_____, San Francisco Call Index 1894-1903 [4 vols. - indexes feature articles only]
California Information Card File [State Library's primary card file - includes many references to feature articles found in the San Francisco Morning Call, the San Francisco Chronicle, and Daily Alta California from 1849 forward.]
The information used to prepare this web page, including reference to these San Francisco newspapers, is found in Newspaper Holdings of the California State Library by Marianne Leach (Sacramento, California, copyright 1986 by the California State Library Foundation).
The following is not an all inclusive list of all available San Francisco newspapers contained therein nor of those available at the California State Library. For example, there are also several foreign-language newspapers that served the various ethnic communities.
A limited number of copies of this publication are still available for sale at $47.10 postpaid to US and Canadian addresses from:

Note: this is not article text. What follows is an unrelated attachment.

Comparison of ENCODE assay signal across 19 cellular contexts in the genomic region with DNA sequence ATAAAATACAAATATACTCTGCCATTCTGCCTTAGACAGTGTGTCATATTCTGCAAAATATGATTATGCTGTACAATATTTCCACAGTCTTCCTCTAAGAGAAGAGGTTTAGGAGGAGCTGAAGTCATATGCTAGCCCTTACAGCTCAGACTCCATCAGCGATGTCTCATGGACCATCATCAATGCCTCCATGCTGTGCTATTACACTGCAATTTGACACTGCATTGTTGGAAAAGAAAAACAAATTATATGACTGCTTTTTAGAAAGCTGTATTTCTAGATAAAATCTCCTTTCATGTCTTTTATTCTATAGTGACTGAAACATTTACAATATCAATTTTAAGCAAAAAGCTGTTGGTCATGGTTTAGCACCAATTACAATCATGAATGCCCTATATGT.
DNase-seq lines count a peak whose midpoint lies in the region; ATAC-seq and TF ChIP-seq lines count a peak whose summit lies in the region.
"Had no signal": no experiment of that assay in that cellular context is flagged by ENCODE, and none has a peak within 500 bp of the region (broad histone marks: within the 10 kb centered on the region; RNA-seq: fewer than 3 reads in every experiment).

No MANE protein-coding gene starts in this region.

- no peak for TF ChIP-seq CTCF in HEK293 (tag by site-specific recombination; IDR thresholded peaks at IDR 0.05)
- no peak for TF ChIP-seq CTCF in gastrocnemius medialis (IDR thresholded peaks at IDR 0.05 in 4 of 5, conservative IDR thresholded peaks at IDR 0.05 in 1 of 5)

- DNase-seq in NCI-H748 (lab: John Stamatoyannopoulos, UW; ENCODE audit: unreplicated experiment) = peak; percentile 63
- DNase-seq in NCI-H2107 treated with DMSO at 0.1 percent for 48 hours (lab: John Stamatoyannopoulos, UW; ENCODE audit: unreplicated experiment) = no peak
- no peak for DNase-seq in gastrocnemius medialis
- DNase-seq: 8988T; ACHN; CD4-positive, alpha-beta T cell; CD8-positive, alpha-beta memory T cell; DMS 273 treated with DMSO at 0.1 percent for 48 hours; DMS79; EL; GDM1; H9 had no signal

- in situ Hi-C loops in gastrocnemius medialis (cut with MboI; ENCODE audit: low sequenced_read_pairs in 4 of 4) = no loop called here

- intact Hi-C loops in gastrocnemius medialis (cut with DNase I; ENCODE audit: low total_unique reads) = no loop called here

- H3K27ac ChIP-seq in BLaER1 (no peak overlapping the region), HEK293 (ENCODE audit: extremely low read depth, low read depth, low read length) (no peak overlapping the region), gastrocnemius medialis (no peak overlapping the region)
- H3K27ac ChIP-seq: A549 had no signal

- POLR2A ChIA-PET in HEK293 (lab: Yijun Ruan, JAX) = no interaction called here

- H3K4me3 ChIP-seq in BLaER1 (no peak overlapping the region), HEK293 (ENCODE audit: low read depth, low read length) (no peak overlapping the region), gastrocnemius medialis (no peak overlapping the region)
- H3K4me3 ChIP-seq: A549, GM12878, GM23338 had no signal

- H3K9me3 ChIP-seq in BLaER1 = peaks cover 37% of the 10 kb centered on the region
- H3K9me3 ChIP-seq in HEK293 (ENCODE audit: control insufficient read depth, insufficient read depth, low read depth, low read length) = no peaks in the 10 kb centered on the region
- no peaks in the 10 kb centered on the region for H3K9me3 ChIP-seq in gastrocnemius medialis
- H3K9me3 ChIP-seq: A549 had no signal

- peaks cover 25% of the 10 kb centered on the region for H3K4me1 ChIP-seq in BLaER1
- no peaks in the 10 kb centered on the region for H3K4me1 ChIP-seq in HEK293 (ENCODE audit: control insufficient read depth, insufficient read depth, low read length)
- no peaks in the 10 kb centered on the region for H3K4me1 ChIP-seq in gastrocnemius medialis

California State Library Foundation
1225 8th Street, Suite 345
Sacramento, CA 95814-4809, USA
Telephone: (916) 447-6331
There are several newspapers from San Francisco that can fill the gap in vital records left by the destruction of public records in the 1906 earthquake. The major of these are:
Alta California - the run of this paper covers January 1849 to June
1891. It was a daily newspaper. (There is also a weekly paper with the same
name that is scattered in the run and covering the period January 1849
through December 1852).
Evening Picayune - the run of this paper covers August 1850 into
Francisco Daily Evening News - the run of this paper covers November
1853 into January 1854. In Jan 1854, this paper merged with the Daily
Evening Picayune and became known as the San Francisco Daily
Evening News & Picayune. Under this name, the run of the paper
continues into May 1856.